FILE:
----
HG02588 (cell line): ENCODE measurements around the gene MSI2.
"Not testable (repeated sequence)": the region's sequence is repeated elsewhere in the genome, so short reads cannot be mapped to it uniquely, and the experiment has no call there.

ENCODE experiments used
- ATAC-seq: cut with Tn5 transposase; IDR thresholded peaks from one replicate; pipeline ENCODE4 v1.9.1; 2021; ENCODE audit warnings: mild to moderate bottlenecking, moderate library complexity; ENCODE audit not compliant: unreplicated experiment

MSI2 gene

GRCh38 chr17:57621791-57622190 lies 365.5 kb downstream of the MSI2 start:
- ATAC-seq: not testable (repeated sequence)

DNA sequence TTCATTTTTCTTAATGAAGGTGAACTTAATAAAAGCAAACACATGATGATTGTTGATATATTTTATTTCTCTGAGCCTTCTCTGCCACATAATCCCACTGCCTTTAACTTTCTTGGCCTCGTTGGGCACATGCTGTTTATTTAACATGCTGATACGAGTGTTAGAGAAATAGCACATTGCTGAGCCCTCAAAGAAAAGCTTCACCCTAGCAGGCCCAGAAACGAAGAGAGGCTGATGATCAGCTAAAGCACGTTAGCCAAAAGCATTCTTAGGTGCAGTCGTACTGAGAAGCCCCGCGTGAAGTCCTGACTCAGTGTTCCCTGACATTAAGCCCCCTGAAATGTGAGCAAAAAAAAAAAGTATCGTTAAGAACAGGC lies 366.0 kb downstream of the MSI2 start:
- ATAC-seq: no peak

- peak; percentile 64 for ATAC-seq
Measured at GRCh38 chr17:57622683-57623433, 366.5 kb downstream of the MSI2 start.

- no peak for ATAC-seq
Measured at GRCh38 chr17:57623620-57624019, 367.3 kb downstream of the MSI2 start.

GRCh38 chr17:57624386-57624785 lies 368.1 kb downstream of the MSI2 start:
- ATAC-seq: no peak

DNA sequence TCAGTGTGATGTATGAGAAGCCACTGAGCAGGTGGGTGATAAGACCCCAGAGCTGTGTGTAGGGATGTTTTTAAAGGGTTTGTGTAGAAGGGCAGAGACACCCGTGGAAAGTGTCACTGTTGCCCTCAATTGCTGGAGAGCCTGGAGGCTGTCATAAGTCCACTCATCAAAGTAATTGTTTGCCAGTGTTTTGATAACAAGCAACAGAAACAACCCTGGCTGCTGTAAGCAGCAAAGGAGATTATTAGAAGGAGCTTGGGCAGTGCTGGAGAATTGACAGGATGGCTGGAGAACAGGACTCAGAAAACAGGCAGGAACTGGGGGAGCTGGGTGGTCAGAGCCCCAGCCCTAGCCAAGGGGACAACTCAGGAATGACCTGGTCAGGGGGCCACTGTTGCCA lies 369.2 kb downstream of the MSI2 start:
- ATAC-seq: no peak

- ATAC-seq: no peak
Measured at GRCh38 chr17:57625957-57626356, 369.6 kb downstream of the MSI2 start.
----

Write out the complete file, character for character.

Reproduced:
HG02588 (cell line): ENCODE measurements around the gene MSI2.
"Not testable (repeated sequence)": the region's sequence is repeated elsewhere in the genome, so short reads cannot be mapped to it uniquely, and the experiment has no call there.

ENCODE experiments used
- ATAC-seq: cut with Tn5 transposase; IDR thresholded peaks from one replicate; pipeline ENCODE4 v1.9.1; 2021; ENCODE audit warnings: mild to moderate bottlenecking, moderate library complexity; ENCODE audit not compliant: unreplicated experiment

MSI2 gene

GRCh38 chr17:57621791-57622190 lies 365.5 kb downstream of the MSI2 start:
- ATAC-seq: not testable (repeated sequence)

DNA sequence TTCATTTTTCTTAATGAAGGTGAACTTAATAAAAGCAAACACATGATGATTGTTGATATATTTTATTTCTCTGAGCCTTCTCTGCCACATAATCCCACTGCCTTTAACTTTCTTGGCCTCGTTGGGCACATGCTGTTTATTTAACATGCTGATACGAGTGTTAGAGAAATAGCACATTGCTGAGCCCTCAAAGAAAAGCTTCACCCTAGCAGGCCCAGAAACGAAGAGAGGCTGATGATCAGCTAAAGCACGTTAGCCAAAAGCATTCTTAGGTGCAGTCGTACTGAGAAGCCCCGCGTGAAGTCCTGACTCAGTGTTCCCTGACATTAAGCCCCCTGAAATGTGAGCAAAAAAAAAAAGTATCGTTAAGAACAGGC lies 366.0 kb downstream of the MSI2 start:
- ATAC-seq: no peak

- peak; percentile 64 for ATAC-seq
Measured at GRCh38 chr17:57622683-57623433, 366.5 kb downstream of the MSI2 start.

- no peak for ATAC-seq
Measured at GRCh38 chr17:57623620-57624019, 367.3 kb downstream of the MSI2 start.

GRCh38 chr17:57624386-57624785 lies 368.1 kb downstream of the MSI2 start:
- ATAC-seq: no peak

DNA sequence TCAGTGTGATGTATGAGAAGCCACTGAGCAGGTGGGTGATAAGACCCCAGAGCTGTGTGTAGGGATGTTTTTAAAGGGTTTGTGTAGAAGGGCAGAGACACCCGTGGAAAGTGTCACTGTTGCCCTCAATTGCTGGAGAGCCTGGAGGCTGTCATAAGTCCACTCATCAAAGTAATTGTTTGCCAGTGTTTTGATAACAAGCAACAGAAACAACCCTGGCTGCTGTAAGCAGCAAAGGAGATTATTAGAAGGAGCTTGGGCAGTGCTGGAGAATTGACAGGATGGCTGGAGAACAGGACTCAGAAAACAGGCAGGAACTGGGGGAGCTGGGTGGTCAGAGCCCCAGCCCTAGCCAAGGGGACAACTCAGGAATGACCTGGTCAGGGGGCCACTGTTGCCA lies 369.2 kb downstream of the MSI2 start:
- ATAC-seq: no peak

- ATAC-seq: no peak
Measured at GRCh38 chr17:57625957-57626356, 369.6 kb downstream of the MSI2 start.